DIRECTOR COMPENSATION – 2006
                                             
                                Change in          
                                Pension Value          
                                and          
                                Nonqualified          
    Fees Earned                     Non-Equity   Deferred          
    or Paid in     Stock     Option     Incentive Plan   Compensation   All Other      
Name   Cash     Awards (1)     Awards (2)     Compensation   Earnings   Compensation (3)   Total  
Lewis G. Cole
  $ 55,000     $ 25,256     $ 34,956           $ 115,212  
Sheldon S. Gordon
    60,000       25,256       34,956             120,212  
Charles D. Klein
    55,000       25,256       34,956             115,212  
Steven W. Kohlhagen
    37,500       5,953       5,826         $5,000     54,279  
James R. Malone
    55,000       25,256       34,956             115,212  
David P. Steinmann
    50,000       25,256       34,956             110,212  
Elizabeth R. Varet
    50,000       25,256       34,956             110,212  
Dennis K. Williams
    37,500       5,953       5,826             49,279  
 
(1)   The amounts shown for stock awards relate to restricted shares granted under our 2002 Stock Incentive Plan. These amounts are equal to the dollar amounts recognized in 2006 with respect to the Directors’ stock awards for financial reporting purposes, in accordance with Statement of Financial Accounting Standards No. 123(R), which we refer to below as “SFAS 123(R),” but without giving effect to estimated forfeitures. The grant date fair value of stock awards granted to each Director in 2006, computed in accordance with SFAS 123(R), was $35,712. The assumptions used in determining the amounts in this column are set forth in note 9 to our consolidated financial statements on page 37 of Appendix B to this proxy statement. At December 31, 2006, Messrs. Cole, Gordon, Klein, Malone and Steinmann and Ms. Varet each held 4,455 restricted shares and Messrs. Kohlhagen and Williams each held 1,080 restricted shares.

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(2)   The amounts shown for option awards relate to stock options granted under our 2002 Stock Incentive Plan. These amounts are equal to the dollar amounts recognized in 2006 with respect to the Directors’ option awards for financial reporting purposes, computed in accordance with SFAS 123(R), but without giving effect to estimated forfeitures. The assumptions used in determining the amounts in this column are set forth in note 9 to our consolidated financial statements on page 37 of Appendix B to this proxy statement. The grant date fair value of option awards granted to each Director in 2006, computed in accordance with SFAS 123(R), was $34,968. At December 31, 2006, Messrs. Cole, Gordon, Klein, Malone and Steinmann and Ms. Varet each held options to purchase 12,795 shares of our Common Stock and Messrs. Kohlhagen and Williams each held options to purchase 3,645 shares of our Common Stock.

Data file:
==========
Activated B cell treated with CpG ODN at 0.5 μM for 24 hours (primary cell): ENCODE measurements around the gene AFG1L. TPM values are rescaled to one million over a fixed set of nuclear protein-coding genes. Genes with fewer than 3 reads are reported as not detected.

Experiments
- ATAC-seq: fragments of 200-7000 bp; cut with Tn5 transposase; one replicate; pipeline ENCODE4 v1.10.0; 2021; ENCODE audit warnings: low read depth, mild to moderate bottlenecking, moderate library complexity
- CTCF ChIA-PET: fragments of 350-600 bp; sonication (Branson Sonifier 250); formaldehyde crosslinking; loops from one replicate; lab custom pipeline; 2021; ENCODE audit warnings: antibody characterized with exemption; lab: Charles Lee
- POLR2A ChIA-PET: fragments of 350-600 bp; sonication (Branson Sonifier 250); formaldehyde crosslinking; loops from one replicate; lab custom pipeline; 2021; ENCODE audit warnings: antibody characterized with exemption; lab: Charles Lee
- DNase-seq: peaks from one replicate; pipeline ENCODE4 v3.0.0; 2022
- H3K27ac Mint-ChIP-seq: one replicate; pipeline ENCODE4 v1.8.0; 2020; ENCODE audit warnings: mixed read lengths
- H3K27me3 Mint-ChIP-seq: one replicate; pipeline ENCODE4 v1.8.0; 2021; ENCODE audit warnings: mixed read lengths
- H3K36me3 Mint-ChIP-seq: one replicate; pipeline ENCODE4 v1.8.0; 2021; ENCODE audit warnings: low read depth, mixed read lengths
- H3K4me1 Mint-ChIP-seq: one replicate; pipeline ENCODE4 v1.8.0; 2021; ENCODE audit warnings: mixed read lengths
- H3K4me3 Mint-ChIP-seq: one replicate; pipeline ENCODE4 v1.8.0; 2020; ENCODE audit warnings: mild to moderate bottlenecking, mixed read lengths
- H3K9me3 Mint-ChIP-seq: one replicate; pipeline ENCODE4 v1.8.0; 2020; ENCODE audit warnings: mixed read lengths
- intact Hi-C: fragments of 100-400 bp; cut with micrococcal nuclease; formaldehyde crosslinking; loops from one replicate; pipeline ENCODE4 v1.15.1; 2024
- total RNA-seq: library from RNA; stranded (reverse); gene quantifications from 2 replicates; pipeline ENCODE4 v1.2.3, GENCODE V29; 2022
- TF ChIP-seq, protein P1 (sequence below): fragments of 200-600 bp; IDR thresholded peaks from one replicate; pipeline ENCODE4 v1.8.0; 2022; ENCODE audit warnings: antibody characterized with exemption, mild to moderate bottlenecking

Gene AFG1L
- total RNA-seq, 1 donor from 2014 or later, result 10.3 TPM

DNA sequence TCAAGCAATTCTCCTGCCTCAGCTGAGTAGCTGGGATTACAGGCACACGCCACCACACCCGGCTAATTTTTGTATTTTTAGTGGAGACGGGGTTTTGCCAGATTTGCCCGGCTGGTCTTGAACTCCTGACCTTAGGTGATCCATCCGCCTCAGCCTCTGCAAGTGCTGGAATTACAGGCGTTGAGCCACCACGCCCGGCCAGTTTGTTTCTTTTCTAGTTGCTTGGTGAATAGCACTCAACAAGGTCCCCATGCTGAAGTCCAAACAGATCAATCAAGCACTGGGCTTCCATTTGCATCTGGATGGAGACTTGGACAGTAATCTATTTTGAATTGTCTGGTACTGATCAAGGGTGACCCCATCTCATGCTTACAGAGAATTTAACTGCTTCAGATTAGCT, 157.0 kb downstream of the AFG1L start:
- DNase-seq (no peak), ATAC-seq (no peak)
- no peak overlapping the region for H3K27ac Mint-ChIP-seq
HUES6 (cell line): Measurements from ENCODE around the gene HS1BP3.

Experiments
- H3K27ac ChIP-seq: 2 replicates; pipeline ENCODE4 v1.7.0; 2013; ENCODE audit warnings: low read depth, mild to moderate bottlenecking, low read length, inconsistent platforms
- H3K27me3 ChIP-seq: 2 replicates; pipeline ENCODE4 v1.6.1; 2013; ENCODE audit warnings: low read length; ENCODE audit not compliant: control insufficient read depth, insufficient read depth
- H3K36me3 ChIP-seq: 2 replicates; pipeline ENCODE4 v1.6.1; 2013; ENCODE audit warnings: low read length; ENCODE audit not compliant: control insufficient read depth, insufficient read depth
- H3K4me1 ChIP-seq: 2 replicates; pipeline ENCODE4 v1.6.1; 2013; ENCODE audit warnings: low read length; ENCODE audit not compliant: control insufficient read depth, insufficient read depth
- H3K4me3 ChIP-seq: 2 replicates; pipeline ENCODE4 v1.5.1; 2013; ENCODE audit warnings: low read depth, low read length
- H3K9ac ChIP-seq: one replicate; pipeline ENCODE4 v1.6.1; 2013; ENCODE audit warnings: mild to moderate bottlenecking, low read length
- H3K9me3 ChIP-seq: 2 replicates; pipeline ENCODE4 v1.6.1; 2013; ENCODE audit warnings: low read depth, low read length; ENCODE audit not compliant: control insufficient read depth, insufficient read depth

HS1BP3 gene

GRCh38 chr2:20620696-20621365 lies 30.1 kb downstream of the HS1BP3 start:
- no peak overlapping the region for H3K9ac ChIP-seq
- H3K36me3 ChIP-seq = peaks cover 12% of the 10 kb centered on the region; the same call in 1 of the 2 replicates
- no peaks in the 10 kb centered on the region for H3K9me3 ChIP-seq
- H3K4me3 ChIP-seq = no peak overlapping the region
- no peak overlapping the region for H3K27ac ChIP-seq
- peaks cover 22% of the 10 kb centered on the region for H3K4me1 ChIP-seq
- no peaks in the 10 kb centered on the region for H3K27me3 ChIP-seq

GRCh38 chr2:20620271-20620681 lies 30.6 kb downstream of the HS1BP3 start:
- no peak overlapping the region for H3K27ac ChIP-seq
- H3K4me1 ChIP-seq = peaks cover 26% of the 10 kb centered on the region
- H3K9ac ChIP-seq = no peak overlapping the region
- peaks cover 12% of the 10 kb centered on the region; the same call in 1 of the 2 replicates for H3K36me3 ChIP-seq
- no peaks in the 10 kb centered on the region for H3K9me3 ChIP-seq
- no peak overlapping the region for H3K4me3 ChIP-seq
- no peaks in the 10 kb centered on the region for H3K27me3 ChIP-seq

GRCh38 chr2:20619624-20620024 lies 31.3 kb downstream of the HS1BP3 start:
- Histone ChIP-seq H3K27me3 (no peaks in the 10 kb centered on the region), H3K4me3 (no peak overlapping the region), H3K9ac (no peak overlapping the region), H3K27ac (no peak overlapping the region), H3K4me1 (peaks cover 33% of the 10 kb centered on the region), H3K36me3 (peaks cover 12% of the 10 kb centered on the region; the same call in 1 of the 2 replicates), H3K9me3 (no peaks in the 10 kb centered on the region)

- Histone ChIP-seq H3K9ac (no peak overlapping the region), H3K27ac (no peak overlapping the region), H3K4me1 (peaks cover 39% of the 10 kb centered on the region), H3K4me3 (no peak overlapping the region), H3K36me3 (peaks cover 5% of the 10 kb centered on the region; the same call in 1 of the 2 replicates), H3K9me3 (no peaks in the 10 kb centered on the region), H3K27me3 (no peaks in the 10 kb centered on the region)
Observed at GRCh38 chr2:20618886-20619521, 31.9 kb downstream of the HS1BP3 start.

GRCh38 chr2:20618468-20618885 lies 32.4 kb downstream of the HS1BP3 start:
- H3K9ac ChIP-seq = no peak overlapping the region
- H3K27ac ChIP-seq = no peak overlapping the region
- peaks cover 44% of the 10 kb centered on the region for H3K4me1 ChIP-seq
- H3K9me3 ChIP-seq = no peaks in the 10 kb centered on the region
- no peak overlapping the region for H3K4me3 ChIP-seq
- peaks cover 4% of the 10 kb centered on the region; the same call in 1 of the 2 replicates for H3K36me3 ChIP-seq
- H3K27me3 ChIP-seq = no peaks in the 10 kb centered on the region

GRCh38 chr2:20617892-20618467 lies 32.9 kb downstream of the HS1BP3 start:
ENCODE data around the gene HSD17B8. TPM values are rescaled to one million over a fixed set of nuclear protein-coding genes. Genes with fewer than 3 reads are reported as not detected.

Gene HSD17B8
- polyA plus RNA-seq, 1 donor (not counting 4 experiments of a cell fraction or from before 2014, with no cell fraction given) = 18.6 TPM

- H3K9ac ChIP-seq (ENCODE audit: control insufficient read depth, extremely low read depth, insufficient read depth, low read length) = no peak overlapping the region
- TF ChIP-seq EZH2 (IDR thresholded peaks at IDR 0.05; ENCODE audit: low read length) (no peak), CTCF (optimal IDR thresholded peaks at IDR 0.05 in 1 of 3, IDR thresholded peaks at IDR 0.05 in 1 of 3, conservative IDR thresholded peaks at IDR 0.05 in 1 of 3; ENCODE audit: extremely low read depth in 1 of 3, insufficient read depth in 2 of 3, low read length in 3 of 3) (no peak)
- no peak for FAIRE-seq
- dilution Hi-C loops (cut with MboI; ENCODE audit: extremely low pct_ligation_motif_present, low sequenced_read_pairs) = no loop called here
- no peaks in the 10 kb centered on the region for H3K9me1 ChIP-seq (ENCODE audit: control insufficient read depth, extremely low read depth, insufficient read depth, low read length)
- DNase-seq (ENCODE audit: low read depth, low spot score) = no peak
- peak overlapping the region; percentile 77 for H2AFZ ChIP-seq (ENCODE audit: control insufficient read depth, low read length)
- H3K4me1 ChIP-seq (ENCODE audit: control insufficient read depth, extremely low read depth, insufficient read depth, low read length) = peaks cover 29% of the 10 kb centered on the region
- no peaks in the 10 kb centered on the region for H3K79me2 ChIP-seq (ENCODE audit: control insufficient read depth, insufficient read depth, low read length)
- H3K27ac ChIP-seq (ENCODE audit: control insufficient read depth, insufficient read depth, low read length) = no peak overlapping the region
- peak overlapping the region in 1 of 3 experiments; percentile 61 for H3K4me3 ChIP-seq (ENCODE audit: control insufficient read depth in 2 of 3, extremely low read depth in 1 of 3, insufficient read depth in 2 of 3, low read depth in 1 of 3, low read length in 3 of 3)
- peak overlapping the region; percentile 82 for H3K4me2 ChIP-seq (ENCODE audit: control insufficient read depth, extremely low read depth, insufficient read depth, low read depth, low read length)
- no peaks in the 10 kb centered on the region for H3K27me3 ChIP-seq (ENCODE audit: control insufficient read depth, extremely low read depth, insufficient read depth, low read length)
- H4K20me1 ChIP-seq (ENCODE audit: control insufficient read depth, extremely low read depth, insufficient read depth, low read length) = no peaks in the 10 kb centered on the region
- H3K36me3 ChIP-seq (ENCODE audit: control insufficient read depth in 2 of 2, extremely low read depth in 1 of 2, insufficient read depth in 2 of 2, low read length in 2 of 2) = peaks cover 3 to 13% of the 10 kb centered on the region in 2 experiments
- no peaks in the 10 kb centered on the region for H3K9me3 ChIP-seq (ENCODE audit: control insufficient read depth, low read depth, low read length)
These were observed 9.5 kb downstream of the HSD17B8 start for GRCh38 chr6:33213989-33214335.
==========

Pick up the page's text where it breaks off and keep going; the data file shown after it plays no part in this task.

(3)   Represents fees for consulting services performed prior to Mr. Kohlhagen’s election as a non-employee Director in April 2006.
Directors who first became members of the Board of Directors prior to January 1, 1997 participate in a retirement plan for Directors. Under this plan, each non-employee Director who has provided at least three years of service to us as a Director receives an annual retirement benefit equal to 100% of that Director’s highest annual rate of cash compensation during the Director’s service with the Board. Mr. Steinmann and Ms. Varet have accrued an annual retirement benefit of $50,000. Messrs. Cole, Klein and Malone have accrued an annual retirement benefit of $55,000. Mr. Gordon has accrued an annual retirement benefit of $60,000.
Directors who first became members of the Board of Directors prior to July 22, 2004 participate in our Death Benefit Program for Directors. Under this program, each non-employee Director has an individual agreement that pays the Director (or the Director’s beneficiary in the event of the Director’s death) an annual amount equal to 100% of that Director’s highest annual rate of cash compensation during the Director’s service with the Board. The payments are made for 10 years beginning at the earlier of (a) the Director’s being retired and having attained age 70 or (b) the Director’s death. Directors elected after January 1, 1989 must complete five years of service as a Director in order to receive benefits under this program. The program is funded by individual life insurance policies that we purchased on the lives of the Directors. In addition, non-employee Directors who first became members of the Board of Directors prior to July 27, 2005 have a group term life insurance benefit of $50,000. We retain the right to terminate any of the individual agreements under certain circumstances.
Mandatory Retirement. The retirement policy for our Board of Directors prohibits a Director from standing for re-election following his or her 75th birthday.
Certain Relationships and Related Transactions. Mr. Kohlhagen’s brother-in-law is employed by us in a non-executive officer capacity and received compensation in excess of $120,000 in 2006. Mr. Hermance’s son is employed by us in a non-executive officer capacity and received compensation in excess of $120,000 in 2006.
Under our written Related Party Transactions Policy, transactions that would require disclosure under SEC regulations must be approved in advance by the Audit Committee. The relationships described above were ratified by the Audit Committee under the policy.